Long before the 2015 Sandra Bland traffic stop in Houston, Texas, African Americans have been battling with the reoccurring fear of driving while Black. Some people believe that the fear of driving while Black, is associated with a combination of citizen-police relations and the historical beatings of Black men and women. The issue of being stopped by a police officer is a systemic problem that has affected people of color nationally with new solutions and yet the same outcomes.
Recently, the Los Angeles Times conducted an investigation regarding the Los Angeles Police Department’s Metropolitan Division and the increasing number of stops officers have made on African American motorists.
According to the report, “Nearly half the drivers stopped by Metro are Black, which has helped drive up the share of African Americans stopped by the LAPD overall from 21 percent to 28 percent since the Metro expansion, in a city that is 9 percent Black, according to the analysis.”
In the South Los Angeles area alone, Metro officers are pulling over Black drivers more so than any other ethnicity even though African Americans make up only one-third of the city’s population.
Although the findings avoid any finger pointing in regards to racial profiling and does not include the reasons why each person was pulled over and how the traffic stop was handled, it does prove that driving while Black was and still is a serious issue that needs to be addressed.
“Black people [being] pulled over at a rate that is five times our population share is enraging, but not surprising to us. The recent findings simply confirm what our community has been saying for decades…that driving while Black is real,” co-founder of the Los Angeles chapter of Black Lives Matter, Melina Abdullah.
On Monday, January 28, Los Angeles Mayor Eric Garcetti joined by LAPD Chief of Police Michel Moore responded to the excessively high rates of Metro officers pulling over African Americans.
“Numbers in that story showed that African Americans were pulled over at a disproportionate rate and that [has] always [been] something that troubles me and is deeply concerning,” said Garcetti.
“I have asked folks to dig deeper into those numbers. Trust is essential to our public safety and every Angeleno deserves to be offered dignity and respect. When we put in a new strategy down in place to drive down crime, we worked with LAPD to institute mandatory training for officers in implicit bias and de-escalation, one of the bravest jumps of any big police department in this country and [we are] very proud of all the men and women who participated in that.”
Moore responded to the L.A. Times report during the press conference with the following statement:
“The department does not tolerate discrimination of any kind. As chief, I am committed to ensuring our strategies and actions reflect our core values each day. The L.A. Times report renews an important question on just how the department, as a department, we ensure our enforcement strategies, understand the potential impact on public trust as well as the safety of our communities particularly those most impacted by violence.”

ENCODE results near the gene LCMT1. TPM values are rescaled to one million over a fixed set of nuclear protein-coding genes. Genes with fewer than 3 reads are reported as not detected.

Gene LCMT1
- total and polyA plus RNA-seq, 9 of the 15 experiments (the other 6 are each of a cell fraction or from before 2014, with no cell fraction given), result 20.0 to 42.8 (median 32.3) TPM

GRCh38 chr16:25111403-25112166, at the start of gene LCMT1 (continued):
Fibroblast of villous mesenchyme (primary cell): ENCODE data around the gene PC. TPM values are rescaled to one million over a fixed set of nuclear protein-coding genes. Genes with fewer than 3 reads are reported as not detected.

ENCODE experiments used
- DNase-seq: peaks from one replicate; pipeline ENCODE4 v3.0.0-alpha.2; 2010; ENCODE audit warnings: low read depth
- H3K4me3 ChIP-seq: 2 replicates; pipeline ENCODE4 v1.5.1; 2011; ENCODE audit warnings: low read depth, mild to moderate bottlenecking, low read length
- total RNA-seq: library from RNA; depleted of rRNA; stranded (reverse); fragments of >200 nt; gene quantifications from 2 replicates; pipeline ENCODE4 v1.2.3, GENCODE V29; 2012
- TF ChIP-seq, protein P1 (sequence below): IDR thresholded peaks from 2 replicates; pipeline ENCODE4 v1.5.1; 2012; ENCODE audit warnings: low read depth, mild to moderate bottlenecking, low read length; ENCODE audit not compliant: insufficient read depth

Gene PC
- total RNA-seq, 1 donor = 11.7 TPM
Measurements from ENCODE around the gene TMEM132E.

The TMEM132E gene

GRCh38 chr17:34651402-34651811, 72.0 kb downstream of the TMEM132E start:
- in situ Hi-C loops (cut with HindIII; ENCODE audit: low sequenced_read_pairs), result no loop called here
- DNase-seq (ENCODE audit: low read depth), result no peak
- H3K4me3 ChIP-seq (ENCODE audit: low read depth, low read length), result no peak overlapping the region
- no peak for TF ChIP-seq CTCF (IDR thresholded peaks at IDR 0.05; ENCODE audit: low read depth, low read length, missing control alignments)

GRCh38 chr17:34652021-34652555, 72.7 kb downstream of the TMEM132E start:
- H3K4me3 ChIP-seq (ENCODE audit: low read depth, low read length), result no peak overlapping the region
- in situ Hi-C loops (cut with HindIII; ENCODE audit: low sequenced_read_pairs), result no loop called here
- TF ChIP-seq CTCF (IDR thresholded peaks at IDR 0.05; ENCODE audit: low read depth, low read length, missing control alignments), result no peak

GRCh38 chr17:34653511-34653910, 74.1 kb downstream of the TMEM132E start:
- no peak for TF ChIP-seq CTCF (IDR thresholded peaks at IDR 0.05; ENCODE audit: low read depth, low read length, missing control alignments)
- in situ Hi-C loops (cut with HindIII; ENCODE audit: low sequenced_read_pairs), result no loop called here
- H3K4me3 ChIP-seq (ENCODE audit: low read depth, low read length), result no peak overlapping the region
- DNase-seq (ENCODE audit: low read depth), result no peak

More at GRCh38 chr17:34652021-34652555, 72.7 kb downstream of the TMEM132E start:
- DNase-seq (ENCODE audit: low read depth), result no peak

Moore goes on to explain the strategies that are being implemented by the department.
“We know the incident of violent crime does not strictly follow, proportionately, the ethnic makeup of a community, neither should our enforcement strategies. Our strategies today reflect the critically needed balance of enforcement tightly coupled with the proper training of our people, effective systems of accountability and transparency.”
During the press conference, Garcetti announced that the office of the inspector general will be releasing an audit on the stops made by the gang enforcement division within the next few weeks.
“That will be followed by a second audit this year, an in-depth study focusing on stops conducted by LAPD’s Metro Division as well,” he said.
“We still have a lot of work to do, we never rest, we are never happy with these numbers, we want to see them continue to go down and trust to go up, but this is a good year to celebrate so much.”
Although Garcetti is proud of the improvement the department has made over the years, local residents like Abdullah, are not satisfied.
“The mayor’s ‘thumbs up’ to the already in-progress study is not a viable solution. Perhaps even more problematic are the statements made by Chief Moore today in Police Commission meeting, where he called for additional ‘trust’ by [Black] community members of police,” she said.
“Moore wants to expand what Connie Rice called “stop-and-frisk in a car” to stop-and-frisk on the sidewalk, stop-and-frisk on the playground, and stop-and-frisk throughout our communities …by putting more police in Black communities. But more police in our neighborhoods brings greater criminalization of our people, increased brutality and fatal interactions. In a city that already spends 53 percent of its general fund on police, what our community needs is fewer police and more programs….more mental health resources, after-school programs, livable wage jobs and affordable housing.”